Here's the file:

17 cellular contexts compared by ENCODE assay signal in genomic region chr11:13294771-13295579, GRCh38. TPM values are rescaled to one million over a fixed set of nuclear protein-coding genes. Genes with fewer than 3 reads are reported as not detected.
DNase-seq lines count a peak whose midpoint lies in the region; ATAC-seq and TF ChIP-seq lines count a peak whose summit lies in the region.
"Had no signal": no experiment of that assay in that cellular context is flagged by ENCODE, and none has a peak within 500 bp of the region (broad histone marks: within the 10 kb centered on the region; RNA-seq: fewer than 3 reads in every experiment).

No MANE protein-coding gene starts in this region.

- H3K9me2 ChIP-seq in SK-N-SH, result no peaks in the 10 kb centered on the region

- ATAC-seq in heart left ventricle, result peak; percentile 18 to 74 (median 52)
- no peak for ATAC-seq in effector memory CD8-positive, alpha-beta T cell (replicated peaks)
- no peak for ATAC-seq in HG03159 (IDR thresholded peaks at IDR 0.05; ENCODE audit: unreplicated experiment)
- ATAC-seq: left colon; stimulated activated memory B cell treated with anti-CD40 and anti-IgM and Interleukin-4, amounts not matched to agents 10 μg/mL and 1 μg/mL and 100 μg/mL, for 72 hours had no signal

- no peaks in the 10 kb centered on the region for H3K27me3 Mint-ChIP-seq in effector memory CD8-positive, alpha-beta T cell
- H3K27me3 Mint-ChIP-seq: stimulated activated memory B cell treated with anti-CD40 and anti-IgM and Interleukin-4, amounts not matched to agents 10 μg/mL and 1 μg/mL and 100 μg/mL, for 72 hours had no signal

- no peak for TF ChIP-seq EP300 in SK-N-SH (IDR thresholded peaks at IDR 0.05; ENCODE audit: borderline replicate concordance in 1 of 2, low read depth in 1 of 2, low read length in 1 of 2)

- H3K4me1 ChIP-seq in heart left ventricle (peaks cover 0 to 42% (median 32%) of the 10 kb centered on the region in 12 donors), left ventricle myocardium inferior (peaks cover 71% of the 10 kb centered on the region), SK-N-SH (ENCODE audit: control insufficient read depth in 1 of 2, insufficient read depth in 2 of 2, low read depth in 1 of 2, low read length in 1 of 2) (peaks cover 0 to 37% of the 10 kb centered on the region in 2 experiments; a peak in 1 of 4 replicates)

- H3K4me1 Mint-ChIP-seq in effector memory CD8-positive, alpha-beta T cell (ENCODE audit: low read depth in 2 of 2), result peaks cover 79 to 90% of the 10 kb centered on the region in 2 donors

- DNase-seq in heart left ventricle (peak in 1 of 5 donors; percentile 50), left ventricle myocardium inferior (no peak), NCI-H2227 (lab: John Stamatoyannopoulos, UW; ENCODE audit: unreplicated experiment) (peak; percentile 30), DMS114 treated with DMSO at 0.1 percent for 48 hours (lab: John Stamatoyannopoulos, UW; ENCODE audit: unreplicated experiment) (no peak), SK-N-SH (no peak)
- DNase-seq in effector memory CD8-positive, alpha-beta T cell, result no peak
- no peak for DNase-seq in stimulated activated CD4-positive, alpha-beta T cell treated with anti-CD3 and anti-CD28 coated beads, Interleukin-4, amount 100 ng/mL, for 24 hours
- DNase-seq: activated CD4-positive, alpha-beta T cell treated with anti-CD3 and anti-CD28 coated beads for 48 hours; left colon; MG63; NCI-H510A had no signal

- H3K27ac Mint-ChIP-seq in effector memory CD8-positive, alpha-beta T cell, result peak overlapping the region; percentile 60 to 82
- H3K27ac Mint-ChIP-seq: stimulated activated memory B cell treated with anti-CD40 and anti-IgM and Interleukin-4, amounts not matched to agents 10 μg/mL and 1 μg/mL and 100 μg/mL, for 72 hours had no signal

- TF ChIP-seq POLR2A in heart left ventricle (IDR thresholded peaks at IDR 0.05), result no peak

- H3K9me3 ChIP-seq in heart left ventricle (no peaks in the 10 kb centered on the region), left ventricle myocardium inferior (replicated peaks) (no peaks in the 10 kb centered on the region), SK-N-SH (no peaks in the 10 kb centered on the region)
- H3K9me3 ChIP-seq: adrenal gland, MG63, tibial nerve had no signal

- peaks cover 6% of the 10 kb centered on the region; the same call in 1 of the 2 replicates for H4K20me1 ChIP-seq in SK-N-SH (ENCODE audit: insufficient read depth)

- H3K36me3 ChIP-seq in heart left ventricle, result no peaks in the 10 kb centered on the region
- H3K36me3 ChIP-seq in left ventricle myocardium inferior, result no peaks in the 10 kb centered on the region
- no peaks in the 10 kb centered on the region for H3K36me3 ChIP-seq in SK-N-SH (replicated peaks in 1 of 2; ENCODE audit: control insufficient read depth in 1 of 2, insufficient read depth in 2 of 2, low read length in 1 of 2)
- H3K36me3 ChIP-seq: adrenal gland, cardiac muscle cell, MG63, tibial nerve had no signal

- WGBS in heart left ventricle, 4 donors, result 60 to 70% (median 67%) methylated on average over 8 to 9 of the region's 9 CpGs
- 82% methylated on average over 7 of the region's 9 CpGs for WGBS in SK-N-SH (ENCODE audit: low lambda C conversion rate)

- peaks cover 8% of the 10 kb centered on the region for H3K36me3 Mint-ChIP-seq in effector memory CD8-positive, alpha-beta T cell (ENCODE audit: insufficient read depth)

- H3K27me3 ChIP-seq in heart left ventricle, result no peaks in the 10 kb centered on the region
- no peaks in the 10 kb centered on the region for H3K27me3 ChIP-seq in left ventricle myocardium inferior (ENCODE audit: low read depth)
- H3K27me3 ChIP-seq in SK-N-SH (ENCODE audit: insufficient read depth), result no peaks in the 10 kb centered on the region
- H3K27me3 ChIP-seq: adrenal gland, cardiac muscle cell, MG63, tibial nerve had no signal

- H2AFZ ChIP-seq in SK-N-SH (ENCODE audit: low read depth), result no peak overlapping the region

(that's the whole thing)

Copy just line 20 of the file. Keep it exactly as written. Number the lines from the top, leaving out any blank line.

- H3K27ac Mint-ChIP-seq: stimulated activated memory B cell treated with anti-CD40 and anti-IgM and Interleukin-4, amounts not matched to agents 10 μg/mL and 1 μg/mL and 100 μg/mL, for 72 hours had no signal